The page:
During World War I, cavalry units were used regularly, as they were thought to be essential to military strategy, but forces soon discovered many drawbacks to combat on horseback. Horses were mainly used as logistical vehicles, as they were better travelling rough terrain than machinery, and they transported messages and pulled artillery. Some reasons that horses became less commonly used were that they contributed to disease, required too much effort to transport, and could not match up against artillery and machine guns. Some of the diseases the horses generated were equine influenza, sand colic, sores from fly bites, ringworm, and anthrax. Many hundreds of thousands of horses died throughout the war, and while they were seen largely as a drawback rather than advantage, they did leave a legacy. The memorial St. Jude on the Hill, Hampstead, reads this about the horse’s legacy in war: “Most obediently and often most painfully they died- faithful until death.”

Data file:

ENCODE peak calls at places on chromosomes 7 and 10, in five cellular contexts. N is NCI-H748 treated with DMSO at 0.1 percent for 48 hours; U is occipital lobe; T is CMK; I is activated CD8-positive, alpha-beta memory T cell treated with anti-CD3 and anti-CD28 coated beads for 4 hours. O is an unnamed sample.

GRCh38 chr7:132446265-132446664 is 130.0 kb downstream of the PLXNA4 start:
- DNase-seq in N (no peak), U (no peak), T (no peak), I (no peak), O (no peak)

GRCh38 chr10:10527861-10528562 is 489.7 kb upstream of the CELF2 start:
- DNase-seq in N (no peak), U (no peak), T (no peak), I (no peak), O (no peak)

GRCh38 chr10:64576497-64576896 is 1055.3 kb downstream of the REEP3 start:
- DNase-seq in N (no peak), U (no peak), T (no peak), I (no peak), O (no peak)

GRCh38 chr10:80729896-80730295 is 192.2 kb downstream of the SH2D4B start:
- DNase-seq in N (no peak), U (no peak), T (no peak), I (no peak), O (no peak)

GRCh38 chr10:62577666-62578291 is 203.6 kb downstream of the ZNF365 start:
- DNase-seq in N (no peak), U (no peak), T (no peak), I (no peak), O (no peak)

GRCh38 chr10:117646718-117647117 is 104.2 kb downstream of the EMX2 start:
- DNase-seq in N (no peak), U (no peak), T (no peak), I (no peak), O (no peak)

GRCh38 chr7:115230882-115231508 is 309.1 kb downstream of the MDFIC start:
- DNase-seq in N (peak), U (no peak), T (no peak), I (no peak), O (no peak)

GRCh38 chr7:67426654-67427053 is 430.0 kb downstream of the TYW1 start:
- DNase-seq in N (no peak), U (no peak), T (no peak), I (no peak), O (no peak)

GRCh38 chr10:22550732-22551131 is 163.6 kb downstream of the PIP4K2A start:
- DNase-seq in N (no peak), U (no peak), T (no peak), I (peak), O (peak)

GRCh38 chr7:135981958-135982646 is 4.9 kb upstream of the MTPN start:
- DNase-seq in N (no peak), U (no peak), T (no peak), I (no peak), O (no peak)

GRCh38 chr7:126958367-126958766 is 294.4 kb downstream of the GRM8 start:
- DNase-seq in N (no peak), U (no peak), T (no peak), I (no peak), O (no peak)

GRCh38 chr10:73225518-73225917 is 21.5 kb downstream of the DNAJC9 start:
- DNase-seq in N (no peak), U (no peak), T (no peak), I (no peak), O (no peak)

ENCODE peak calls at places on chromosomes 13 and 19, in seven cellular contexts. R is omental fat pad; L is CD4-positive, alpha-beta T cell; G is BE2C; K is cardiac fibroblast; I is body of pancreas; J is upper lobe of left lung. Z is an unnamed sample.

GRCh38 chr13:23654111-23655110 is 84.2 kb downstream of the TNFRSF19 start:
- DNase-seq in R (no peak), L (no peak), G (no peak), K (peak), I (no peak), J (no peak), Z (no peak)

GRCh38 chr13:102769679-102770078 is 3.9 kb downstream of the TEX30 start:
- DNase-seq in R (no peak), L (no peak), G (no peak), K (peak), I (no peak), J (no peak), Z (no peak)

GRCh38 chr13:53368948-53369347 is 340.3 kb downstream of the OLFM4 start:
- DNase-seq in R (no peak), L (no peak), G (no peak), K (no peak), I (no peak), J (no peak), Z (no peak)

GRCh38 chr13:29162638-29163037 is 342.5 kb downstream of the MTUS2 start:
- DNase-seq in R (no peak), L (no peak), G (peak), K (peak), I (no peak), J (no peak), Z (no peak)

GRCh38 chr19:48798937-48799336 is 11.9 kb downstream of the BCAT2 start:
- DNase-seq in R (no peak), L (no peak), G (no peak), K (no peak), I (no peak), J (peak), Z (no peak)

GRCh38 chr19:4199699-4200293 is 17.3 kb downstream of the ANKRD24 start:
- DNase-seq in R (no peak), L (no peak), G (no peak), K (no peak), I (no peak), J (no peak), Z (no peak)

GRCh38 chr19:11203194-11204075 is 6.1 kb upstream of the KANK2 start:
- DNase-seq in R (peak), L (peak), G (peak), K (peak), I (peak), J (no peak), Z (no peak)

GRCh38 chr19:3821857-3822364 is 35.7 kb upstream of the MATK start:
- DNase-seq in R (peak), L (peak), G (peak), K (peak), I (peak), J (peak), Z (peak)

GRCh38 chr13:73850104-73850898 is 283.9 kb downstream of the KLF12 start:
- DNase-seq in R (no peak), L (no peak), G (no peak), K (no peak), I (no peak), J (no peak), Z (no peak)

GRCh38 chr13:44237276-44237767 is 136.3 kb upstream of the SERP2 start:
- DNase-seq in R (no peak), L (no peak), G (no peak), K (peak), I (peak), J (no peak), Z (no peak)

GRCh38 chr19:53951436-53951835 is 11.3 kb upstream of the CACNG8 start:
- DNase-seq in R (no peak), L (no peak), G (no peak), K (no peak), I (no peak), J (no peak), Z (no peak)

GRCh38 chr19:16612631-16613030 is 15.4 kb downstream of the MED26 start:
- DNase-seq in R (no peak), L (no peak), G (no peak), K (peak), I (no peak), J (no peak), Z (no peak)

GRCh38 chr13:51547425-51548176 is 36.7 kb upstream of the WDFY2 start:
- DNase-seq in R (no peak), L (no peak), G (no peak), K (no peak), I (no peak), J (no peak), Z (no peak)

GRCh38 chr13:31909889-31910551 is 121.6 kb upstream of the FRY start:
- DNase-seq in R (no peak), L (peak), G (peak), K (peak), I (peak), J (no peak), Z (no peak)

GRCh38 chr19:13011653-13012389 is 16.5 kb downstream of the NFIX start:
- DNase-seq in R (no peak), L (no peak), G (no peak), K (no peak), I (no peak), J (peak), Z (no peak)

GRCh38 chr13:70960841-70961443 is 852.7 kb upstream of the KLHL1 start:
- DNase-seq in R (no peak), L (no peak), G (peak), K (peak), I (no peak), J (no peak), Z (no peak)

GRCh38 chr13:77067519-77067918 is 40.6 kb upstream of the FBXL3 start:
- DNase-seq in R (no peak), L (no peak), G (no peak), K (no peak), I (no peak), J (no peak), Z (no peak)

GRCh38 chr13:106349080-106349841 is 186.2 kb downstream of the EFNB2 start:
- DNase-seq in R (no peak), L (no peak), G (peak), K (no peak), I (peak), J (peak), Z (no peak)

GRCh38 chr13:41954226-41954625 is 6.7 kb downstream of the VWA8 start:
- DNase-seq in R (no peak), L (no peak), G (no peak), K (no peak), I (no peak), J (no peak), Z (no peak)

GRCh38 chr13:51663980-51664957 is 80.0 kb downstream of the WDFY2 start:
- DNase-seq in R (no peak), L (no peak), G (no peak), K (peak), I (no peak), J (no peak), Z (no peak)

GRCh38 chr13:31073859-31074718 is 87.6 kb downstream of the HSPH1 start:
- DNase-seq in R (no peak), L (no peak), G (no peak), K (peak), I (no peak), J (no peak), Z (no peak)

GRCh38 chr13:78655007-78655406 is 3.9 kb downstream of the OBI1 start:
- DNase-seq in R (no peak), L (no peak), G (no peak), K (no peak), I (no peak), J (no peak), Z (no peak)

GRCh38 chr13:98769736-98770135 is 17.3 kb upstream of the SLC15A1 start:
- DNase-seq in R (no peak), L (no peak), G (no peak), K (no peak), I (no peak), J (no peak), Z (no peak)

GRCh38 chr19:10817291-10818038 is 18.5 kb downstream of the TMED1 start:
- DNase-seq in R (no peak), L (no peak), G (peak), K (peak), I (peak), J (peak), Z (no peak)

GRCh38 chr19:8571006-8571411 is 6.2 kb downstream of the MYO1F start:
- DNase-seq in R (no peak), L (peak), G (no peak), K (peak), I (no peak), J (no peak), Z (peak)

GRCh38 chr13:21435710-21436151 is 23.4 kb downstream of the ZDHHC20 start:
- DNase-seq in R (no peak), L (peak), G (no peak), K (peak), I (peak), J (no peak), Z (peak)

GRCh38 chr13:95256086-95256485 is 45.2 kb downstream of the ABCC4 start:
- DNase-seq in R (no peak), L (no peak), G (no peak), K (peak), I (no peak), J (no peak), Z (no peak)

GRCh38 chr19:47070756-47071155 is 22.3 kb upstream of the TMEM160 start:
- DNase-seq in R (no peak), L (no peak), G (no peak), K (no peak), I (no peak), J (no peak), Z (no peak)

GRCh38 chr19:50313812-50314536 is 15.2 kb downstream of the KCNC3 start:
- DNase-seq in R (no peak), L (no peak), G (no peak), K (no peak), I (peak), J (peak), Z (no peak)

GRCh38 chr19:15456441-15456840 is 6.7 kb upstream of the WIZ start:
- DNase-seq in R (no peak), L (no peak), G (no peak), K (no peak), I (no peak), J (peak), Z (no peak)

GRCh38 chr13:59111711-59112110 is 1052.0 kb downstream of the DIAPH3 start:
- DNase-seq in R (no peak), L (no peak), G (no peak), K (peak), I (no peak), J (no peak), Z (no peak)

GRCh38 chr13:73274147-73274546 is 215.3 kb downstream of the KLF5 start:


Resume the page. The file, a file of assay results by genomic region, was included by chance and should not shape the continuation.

Lennox, Janette. "Horses in World War I." Expert Reviews & Knowledge Articles. Web. 13 Jan. 2012.
"Horses in World War I." Wikipedia, the Free Encyclopedia. 30 Dec. 2011. Web. 13 Jan. 2012.
French Cavalry Crossing River. Digital image. Wikipedia, the Free Encyclopedia. Web. 13 Jan. 2012.